How Can The American Legal System Improve Its Approach To Policing And Regulating Digital Technology Without Unduly Stifling Innovation And Civil Liberties?

In today’s age of digital proliferation the forces of Internet democratization demand further regulation and policing. However, the dilemma is that this will undermine the very fabric of the interconnectedness of the digital world. The solution is that our policies must maintain a commitment to the principle of balance to allow for digital proliferation to be channeled through efficient regulation and policing. So in order for the American legal system to improve the regulation and policing of digital technology it must improve checks and balances against the National Security Agency and other law enforcement agencies, oppose net neutrality and focus on antitrust law, upgrade technological capacities of law enforcement agencies, and promote international coordination on cyber issues.

The balance between security and digital privacy is necessary to ensure the maximization of the key values within the social contract. Security and liberty were shown to remain in balance by John Locke in his second treatise on government who noted that “he will have to part with as much of his natural freedom to provide for himself as is required for the welfare, prosperity, and safety of the society.” Thus the philosophical construct that was envisioned was a balance of power between maximizing the common good along with the necessary checks and balances in place to prevent the unjust violation of liberty. This is an important theory in US legal practice and the formal term for it is called Equilibrium Adjustment. Orin Kerr of the Harvard Law Review explained in 2011 that in 4th amendment cases when technology proliferates and expands police powers judges normally try to expand protections to reflect the balance that was set before proliferation.

The issue with equilibrium adjustment is judges often have incomplete information on the scope of the technology. When programs are set up often times the checks that are meant to serve judicial functions are weak. The National Security Agency demonstrates this phenomenon in three ways. First, there is a clear violation of the principles set by the Supreme Court in Katz Vs. United States and United States Vs. District Court. David Sirota of the International Business Times elaborated in 2013 that the FISC (aka Foreign Intelligence Surveillance Court) allowed the NSA to have an ongoing warrant to obtain digital communications, which is a violation because prior judicial consent is required to obtain digital communications under the 4th amendment. The second is that the FISC lacks the hallmarks of traditional judicial oversight. In a D.C. District Court ruling Judge Richard Leon observed that judges operate best in an adversarial setting and the current FISC only hears the governments take on the law and the constitution. This is evidenced by the fact that the FISC only denied .03% of all requests for access and this is according to the Stanford Law Review in 2014.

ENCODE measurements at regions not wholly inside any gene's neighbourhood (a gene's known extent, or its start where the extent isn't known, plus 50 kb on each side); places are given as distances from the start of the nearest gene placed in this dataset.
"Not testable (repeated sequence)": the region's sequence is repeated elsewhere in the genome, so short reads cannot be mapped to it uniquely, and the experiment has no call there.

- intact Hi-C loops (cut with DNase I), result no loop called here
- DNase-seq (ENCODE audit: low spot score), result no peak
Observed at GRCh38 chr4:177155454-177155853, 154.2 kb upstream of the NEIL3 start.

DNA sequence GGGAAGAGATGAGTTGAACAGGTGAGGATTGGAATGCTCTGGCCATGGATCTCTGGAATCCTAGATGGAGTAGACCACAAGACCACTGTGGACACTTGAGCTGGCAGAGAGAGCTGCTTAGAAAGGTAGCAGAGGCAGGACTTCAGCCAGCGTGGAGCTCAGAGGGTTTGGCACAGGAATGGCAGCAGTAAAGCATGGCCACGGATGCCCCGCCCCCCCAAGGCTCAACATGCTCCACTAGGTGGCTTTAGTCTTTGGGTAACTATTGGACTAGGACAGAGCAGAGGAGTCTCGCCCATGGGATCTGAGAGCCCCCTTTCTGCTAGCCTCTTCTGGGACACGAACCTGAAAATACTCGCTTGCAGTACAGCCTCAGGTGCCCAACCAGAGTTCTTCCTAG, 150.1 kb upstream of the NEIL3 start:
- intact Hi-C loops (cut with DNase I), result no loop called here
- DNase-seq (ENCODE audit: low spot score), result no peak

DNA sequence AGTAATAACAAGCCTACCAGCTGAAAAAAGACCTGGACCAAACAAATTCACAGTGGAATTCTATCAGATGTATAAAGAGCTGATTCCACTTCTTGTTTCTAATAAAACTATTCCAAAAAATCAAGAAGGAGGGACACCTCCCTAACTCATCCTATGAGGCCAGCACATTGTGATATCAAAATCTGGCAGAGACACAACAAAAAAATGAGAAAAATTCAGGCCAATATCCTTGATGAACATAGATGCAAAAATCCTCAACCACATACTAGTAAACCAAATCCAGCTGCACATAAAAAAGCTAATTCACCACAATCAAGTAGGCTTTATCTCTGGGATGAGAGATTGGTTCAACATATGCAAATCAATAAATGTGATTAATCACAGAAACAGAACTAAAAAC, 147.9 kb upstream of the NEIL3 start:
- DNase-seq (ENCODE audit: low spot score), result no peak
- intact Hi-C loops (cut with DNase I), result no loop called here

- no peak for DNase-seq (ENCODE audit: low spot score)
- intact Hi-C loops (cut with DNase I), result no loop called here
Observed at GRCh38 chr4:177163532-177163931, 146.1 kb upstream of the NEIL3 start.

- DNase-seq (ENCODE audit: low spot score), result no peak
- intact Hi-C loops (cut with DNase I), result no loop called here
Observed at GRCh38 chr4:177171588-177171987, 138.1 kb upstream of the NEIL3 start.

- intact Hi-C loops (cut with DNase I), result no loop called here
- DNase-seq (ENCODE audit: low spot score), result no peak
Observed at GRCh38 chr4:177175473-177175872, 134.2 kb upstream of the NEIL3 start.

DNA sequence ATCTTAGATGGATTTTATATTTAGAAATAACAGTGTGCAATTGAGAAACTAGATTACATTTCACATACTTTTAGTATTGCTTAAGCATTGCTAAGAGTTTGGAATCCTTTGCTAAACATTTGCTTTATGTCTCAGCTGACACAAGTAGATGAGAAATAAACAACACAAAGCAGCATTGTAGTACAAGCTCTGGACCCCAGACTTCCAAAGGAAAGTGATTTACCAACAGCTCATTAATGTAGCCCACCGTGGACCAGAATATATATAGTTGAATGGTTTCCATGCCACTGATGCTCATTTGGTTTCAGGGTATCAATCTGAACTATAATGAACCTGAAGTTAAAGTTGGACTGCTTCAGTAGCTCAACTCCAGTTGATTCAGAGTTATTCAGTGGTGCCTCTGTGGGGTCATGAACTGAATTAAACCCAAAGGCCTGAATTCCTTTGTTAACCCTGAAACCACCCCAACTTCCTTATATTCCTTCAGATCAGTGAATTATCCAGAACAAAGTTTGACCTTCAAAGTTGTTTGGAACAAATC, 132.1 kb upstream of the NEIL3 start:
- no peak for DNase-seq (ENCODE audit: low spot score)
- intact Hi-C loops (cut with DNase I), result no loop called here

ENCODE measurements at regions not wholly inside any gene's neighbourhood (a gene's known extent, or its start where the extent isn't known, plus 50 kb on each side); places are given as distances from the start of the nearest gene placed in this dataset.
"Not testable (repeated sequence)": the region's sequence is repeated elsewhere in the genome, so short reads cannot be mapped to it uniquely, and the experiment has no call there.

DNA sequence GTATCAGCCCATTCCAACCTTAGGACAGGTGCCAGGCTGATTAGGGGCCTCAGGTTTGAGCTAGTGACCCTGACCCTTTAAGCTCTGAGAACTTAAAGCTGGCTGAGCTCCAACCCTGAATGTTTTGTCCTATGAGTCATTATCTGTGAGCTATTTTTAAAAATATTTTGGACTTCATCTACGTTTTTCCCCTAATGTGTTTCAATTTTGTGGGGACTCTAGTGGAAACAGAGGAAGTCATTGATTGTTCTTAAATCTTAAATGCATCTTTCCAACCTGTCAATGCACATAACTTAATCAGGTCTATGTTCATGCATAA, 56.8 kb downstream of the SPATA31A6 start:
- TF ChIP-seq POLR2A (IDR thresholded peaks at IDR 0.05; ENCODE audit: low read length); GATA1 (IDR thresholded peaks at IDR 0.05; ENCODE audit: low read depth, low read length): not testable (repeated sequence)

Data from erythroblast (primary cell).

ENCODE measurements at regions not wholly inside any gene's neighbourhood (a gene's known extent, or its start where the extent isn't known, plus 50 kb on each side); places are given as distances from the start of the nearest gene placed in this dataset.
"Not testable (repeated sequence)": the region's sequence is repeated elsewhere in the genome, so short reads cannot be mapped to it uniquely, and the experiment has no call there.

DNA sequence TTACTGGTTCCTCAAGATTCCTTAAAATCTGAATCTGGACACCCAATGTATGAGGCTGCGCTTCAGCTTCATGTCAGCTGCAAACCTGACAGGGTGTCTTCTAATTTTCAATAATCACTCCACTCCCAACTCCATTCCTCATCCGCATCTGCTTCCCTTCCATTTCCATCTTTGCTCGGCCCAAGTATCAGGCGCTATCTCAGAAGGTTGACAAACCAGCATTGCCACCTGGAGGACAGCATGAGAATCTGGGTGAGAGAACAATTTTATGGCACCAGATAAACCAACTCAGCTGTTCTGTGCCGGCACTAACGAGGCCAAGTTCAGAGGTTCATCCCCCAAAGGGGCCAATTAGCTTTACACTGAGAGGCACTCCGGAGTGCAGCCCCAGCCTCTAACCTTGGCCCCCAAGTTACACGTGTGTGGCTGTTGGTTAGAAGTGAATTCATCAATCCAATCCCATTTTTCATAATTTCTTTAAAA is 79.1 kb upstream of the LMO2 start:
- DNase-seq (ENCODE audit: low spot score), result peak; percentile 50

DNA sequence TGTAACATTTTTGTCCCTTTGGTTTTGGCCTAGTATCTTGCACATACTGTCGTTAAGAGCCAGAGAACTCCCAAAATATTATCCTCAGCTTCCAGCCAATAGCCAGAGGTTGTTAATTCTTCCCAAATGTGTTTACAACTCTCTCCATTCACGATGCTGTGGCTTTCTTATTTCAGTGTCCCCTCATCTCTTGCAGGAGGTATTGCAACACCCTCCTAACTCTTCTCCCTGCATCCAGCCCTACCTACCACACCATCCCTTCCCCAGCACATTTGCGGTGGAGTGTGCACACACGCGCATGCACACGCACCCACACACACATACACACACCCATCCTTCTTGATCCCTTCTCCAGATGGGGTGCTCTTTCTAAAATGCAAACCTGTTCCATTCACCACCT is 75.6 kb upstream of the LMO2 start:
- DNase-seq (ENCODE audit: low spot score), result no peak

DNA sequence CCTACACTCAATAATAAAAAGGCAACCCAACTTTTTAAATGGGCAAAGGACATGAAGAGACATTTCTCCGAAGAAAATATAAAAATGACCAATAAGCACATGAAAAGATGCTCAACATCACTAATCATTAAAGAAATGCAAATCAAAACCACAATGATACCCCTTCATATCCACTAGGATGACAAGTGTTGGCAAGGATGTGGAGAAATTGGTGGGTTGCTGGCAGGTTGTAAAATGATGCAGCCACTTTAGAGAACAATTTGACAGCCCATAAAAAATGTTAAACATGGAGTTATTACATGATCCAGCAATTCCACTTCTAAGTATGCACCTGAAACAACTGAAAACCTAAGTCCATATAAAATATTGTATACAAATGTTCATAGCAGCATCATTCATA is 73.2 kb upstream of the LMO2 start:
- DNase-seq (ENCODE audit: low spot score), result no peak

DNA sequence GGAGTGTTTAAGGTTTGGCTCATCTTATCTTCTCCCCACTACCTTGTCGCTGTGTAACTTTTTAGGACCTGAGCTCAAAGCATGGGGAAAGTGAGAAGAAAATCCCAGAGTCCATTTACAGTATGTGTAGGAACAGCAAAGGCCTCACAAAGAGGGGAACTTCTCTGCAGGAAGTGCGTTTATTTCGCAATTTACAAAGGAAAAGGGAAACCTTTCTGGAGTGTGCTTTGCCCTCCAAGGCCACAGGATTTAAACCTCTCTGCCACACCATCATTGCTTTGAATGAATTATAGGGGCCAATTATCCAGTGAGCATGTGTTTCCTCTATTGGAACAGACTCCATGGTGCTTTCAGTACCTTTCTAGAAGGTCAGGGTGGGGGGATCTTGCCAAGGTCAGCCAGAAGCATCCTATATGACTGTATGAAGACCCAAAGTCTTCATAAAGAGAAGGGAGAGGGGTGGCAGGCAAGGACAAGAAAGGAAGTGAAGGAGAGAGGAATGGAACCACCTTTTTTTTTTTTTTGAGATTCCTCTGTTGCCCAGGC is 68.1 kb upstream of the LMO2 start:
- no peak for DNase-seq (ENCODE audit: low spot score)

The third way is that the NSA relies on flawed interpretations of the Patriot Act. In fact the Patriot Act’s own author has expressly said that the NSA’s interpretation of section 214 and 617 of the act is very abusive as it justifies the potential seizure of every American communication. It does this through the three-hop system, which the Guardian Newspaper notes that it evaluates the seizure of communication based on the people that are affiliated with the suspect and those affiliated with the affiliates. That’s why CNN reported in 2015 that a recent court ruling found that the NSA’s interpretation of the Patriot Act was found to be illegal.

There are two ways we can reform the system bearing in mind the current state of surveillance. We need to incorporate greater congressional oversight as they are politically speaking mandated by the American people to ensure efficient oversight. Second, we need to commit to structural reform of the FISA Court to allow for a more adversarial process along with a codifying of strict rules on the NSA’s boundaries in surveillance. This is needed to assure the American people that the NSA will not go beyond statutory boundaries as the NSA violated its own rules 2776 times and by the end of 2016 the Forrester Foundation reported that US technology sectors stand to lose 180 billion dollars in lost profits from the dilution of trust in US services. So the NSA’s failed attempt at digital regulation is representative of the larger trends including net neutrality.